A recent posting on Olivia Mitchell’s Speaking about Presenting blog led to a lively exchange about the absurdly overstated claims that 93% of communication is non-verbal (see also HERE for a cartoon that neatly sums it up).
The chapter on ‘Physical Facts and Fiction’ in my book Lend Me Your Ears was aimed at debunking some of these modern myths, and I’d like to know what others think about the claim that folding your arms means that you’re being defensive.
It’s one that prompted me years ago to start asking people sitting in lectures with their arms folded whether they were feeling defensive.
The immediate and invariable reaction is that they quickly unfold their arms – because they too know exactly what I’m referring to and they too 'know' that it's alleged to be a sign of defensiveness.
The commonest response is that they’re feeling quite comfortable, thank you very much.
Sometimes they point out that there are no armrests on the chairs; occasionally they complain that the room is a bit cold.
But never once has anyone among the hundreds of people I’ve now put he question to ever said that they felt on the defensive.
The body language ‘experts’ would no doubt tell me that I’m a naïve idiot for being taken in by them, that I’m failing to read what their non-verbal behaviour is really telling me, that they’re covering up what their real feelings are in order not to offend me, etc, etc.
My problem is that I see no reason not believing them. Nor, until someone provides a convincing demonstration to the contrary, do I believe that these self-appointed ‘experts’ have any evidence to support their position, or to prove that people like me have got it so wrong.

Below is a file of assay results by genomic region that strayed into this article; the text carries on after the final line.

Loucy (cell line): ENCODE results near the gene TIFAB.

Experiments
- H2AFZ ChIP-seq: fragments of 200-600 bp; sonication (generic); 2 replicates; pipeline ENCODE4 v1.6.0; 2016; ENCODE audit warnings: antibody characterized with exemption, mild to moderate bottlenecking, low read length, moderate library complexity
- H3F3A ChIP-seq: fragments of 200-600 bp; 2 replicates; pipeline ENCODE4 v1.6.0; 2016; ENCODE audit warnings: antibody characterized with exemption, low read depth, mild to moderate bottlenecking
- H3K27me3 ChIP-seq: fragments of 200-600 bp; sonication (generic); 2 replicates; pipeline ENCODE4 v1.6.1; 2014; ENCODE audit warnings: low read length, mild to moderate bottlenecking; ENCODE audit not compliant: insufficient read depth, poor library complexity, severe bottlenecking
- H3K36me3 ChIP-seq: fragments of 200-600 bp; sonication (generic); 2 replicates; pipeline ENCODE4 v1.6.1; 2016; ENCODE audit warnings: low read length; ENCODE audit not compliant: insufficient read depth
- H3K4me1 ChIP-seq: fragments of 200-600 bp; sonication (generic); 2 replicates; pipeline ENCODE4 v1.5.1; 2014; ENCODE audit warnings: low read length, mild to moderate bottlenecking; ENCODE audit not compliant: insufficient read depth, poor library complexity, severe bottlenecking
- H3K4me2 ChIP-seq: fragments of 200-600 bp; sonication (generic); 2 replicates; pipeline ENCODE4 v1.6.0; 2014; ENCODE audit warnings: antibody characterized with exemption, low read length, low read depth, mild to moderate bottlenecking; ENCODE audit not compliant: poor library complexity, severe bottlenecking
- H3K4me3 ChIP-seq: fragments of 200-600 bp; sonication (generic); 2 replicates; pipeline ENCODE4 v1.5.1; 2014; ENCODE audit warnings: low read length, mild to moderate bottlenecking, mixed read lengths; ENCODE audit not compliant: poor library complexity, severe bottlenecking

But, and this is perhaps the most depressing thing of all, I do nontheless advise people not to fold their arms when speaking, whether in a conversation, presentation, job interview or anywhere lese where they’re hoping to make a good impression – not because I believe that folded arms signals defensiveness, but because I know that there’s almost certain to be someone in the audience who’s been misled into believing that it does.
Nice Max, but actually I think the folding of arms is not so much defensiveness, as it is passive. When listening it is fine (or OK anyway), for you are at rest, listening.
But when speaking you are active, advocating, communicating - not the time for passive. Arms folded then is a nervous 'closed' habit that people have, and not very effective.
When speaking we want to be 'open', not 'closed'. When listening, different posture.
Love your blog...
Great post, Max! I've written some similar posts about audiences' body language; there are a lot of myths out there for us to debunk! Here's one of my posts: http://tinyurl.com/pxrx42.
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Yes. I agree with you. Besides, it is knwon that we should read signs in clusters. So may be that sign alone may not mean defensiveness at all. Great blog.
Put your knowledge into practice.
I propose that you try to identify the host from the guest in this popular commercial. In the male group of friends. Merely by body language:
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